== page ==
By Gregory Wilpert – Venezuelanalysis.com, Aug 23rd 2005
The Venezuelan government under President Hugo Chavez is the only government in Latin America, and perhaps even in the world, that is currently trying to pursue an ambitious land and agrarian reform program. A review and assessment of the land reform program's strengths and weaknesses.
In the same way that Marx was prepared to change his own views in the light of the Paris Commune, we have to think about socialism now in the light of the experiences of the 20th Century. Many of these lessons have been learned and are embodied in the Bolivarian Constitution of Venezuela.
Since its inception in May 2003, the UNT has been at the center of debates surrounding the advances of Venezuela’s revolution in the labor arena. At root, these debates turn on issues of worker control: over their factories and over their unions. Democracy is at the heart of the attempt by Venezuelan workers to reinvent a labor movement long characterized by corruption and class collaboration.
By Sarah Wagner – Venezuelanalysis.com, Jun 24th 2005
Mercal is the new subsidized supermarket and food distribution network that the Venezuelan government set up in the wake of the December 2002 to January 2003 "general strike." It has now become one of the government's most popular and widely used social programs, providing food to over 30% of the population. What is its background and what are its effects?
By Gregory Wilpert - Socialism and Democracy, Jun 15th 2005
There is a strong progressive, redistributive, and participatory democratic impulse in the Chávez government, which is, at heart, the reason for Chávez's success. However, Chávez's emotive leadership style and personality cult, a burgeoning in-group culture, and external resistance threaten to derail the project.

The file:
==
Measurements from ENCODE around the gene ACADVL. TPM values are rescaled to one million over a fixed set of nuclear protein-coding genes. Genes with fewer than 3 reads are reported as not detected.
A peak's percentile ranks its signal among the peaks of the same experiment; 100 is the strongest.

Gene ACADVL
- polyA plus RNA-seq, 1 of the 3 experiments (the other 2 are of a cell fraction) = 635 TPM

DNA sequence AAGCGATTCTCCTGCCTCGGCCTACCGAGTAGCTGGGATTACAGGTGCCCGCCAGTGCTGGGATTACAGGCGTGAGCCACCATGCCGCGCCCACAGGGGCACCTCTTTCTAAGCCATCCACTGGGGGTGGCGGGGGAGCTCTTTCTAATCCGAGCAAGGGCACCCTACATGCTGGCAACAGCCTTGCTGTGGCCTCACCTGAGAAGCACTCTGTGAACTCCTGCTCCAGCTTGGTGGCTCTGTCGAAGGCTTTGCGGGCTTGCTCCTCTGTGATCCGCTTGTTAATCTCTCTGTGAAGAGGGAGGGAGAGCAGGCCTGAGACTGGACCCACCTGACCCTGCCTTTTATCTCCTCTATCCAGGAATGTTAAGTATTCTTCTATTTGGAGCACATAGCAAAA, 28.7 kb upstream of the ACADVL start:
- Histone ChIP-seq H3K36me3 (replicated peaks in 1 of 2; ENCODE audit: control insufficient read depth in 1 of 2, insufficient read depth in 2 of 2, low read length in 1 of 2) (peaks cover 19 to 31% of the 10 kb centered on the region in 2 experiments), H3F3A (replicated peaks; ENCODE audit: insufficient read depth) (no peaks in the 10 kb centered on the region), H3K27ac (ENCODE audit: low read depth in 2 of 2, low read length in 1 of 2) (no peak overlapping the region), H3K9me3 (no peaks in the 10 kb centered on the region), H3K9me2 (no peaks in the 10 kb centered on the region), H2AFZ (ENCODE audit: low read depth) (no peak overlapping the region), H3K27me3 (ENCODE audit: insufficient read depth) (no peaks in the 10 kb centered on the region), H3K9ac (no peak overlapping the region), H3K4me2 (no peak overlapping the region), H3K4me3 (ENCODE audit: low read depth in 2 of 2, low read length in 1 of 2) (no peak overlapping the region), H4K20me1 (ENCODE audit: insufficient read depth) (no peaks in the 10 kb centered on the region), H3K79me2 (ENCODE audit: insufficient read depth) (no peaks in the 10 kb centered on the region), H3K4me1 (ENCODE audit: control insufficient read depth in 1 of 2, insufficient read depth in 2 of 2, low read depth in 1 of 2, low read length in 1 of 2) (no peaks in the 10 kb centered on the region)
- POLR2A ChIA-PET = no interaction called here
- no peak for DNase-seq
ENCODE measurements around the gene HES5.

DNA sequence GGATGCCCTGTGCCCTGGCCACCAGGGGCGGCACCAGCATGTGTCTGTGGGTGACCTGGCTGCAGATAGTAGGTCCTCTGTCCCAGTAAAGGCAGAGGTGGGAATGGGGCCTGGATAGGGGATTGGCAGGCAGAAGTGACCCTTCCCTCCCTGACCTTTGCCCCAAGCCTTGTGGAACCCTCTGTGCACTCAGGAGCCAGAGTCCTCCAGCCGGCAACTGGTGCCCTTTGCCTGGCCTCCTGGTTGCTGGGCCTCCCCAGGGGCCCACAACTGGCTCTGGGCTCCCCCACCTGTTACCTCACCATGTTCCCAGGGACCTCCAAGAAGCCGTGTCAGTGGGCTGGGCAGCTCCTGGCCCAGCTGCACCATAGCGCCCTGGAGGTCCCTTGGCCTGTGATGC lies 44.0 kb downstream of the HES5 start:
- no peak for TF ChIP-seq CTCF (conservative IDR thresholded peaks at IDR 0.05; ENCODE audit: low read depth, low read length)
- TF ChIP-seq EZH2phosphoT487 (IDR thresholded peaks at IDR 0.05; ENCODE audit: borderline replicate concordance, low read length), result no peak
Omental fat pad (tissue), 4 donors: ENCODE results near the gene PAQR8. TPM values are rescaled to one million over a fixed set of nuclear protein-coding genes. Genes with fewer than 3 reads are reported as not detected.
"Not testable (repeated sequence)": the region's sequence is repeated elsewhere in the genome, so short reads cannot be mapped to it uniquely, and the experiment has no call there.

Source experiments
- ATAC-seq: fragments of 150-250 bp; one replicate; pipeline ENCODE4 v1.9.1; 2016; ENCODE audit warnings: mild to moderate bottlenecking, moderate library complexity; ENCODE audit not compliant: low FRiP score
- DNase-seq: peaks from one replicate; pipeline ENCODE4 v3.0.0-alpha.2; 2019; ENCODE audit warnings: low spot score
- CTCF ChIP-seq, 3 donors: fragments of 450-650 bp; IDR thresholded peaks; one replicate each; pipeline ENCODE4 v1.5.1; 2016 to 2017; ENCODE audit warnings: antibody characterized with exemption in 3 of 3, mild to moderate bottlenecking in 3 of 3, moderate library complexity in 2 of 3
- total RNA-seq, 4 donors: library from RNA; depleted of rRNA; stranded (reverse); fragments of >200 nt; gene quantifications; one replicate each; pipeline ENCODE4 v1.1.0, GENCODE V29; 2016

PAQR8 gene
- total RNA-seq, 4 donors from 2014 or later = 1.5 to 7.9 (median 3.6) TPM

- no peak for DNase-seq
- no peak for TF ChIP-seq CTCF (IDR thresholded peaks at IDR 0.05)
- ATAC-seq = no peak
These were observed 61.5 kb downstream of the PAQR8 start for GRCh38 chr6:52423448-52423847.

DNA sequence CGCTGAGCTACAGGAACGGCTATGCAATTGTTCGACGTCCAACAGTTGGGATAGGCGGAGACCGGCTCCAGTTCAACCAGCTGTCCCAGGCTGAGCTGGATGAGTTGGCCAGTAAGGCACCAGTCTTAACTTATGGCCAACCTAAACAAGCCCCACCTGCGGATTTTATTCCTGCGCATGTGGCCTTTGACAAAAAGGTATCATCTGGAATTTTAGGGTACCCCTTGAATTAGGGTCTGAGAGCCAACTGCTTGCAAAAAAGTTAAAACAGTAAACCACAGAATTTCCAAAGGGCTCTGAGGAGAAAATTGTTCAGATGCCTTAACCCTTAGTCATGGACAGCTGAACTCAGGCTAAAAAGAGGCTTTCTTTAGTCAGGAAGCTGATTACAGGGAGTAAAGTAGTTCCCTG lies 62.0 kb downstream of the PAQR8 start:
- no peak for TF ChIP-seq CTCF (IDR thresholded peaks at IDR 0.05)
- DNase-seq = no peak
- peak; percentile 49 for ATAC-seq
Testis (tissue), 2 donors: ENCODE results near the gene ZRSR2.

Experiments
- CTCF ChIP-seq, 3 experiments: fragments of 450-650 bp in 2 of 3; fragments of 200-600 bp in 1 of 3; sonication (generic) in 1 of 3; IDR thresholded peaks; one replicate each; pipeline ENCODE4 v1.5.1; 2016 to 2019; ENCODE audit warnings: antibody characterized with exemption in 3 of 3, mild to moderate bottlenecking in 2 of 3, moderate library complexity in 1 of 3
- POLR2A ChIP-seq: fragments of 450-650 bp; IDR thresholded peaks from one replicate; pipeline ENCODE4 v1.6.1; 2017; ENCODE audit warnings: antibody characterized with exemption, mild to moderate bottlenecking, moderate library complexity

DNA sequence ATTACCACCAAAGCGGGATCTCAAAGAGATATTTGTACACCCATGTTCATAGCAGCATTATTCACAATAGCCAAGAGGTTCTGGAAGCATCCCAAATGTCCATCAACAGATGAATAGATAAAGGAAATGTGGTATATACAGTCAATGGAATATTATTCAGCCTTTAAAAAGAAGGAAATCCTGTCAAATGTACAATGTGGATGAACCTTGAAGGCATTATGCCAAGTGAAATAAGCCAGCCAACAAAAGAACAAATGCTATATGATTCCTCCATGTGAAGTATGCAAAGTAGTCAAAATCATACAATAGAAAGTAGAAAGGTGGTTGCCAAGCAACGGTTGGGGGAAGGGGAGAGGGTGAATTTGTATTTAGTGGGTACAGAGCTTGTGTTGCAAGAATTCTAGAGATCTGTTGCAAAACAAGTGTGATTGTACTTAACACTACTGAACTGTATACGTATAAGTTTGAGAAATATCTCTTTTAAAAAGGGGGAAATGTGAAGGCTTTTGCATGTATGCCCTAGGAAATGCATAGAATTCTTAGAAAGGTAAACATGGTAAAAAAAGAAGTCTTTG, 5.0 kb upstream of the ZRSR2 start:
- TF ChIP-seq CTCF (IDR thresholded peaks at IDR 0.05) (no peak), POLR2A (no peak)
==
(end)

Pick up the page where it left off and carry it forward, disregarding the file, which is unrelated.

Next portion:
By Jonah Gindin – Venezuelanalysis.com, Jun 13th 2005
William I. Robinson has been studying, investigating and theorizing a new kind of U.S. imperialism since its birth in the early 1980s, known as “democracy promotion.” This relatively recent strategy may have “democracy” as its banner and “civil society” as its sword, but the last thing on its mind is genuine democracy, warns Robinson.
Minister of Energy and Petroleum Rafael Ramirez held a landmark speech to Venezuela's National Assembly a few weeks ago, in which he outlined how the state-owned oil company PDVSA has become a new company and what was wrong with the old PDVSA.
Aporrea.org has become perhaps the single most important alternative source for information on Venezuela in Spanish. Since the April 2002 coup it has played a crucial role in keeping people informed despite the distortions of Venezuela's private media. Yesterday Aporrea celebrated its third anniversary.
In Venezuela, the war for the hearts and minds of its citizens is now in full swing. With the imminent launching of the government-sponsored Televisora del Sur (Telesur), network control of the country’s existing media, including Univisión and CNN en Español, might sorely be put to the test.
By Sarah Wagner – Venezuelanalysis.com, Apr 21st 2005
The 8th graduation of Mission Robinson, the program to teach Venezuelans to read and write, honored the 32,509 participants of the program and brought Venezuela a step closer to being a "territory free of illiteracy." A report on the program, its context, and its impact.
By Jeroen Kuiper - Venezuelanalysis.com, Mar 18th 2005
Gold mining and logging are destroying huge parts of the Imataca forest reserve in Eastern Venezuela. Critics say the mining and logging activities are illegal and profits mainly flow to multinational companies abroad. It all has to do with Decree 3,110, which President Chavez issued half a year ago.
By Eva Golinger - Venezuelanalysis.com, Sep 25th 2004
Public access to media and diversity of voices have been usurped by private media moguls in Venezuela propagating their own political and economic aims. A review of U.S. media regulation and recent Venezuelan media history.
By Gregory Wilpert – Venezuelanalysis.com, Sep 15th 2004
Venezuela’s presidential recall referendum was one of Latin America’s most historic electoral events of the past twenty five years. The vote contributes to the future direction of other progressive projects throughout the world because Chavez and his Bolivarian Project have, despite their flaws, opened the door for a progressive alternative to neo-liberal globalization.
For the opposition it is obvious that it’s absolutely impossible that the Chavez’s government can count on the support of the majority of the population. It is simply a matter of an epistemological impossibility.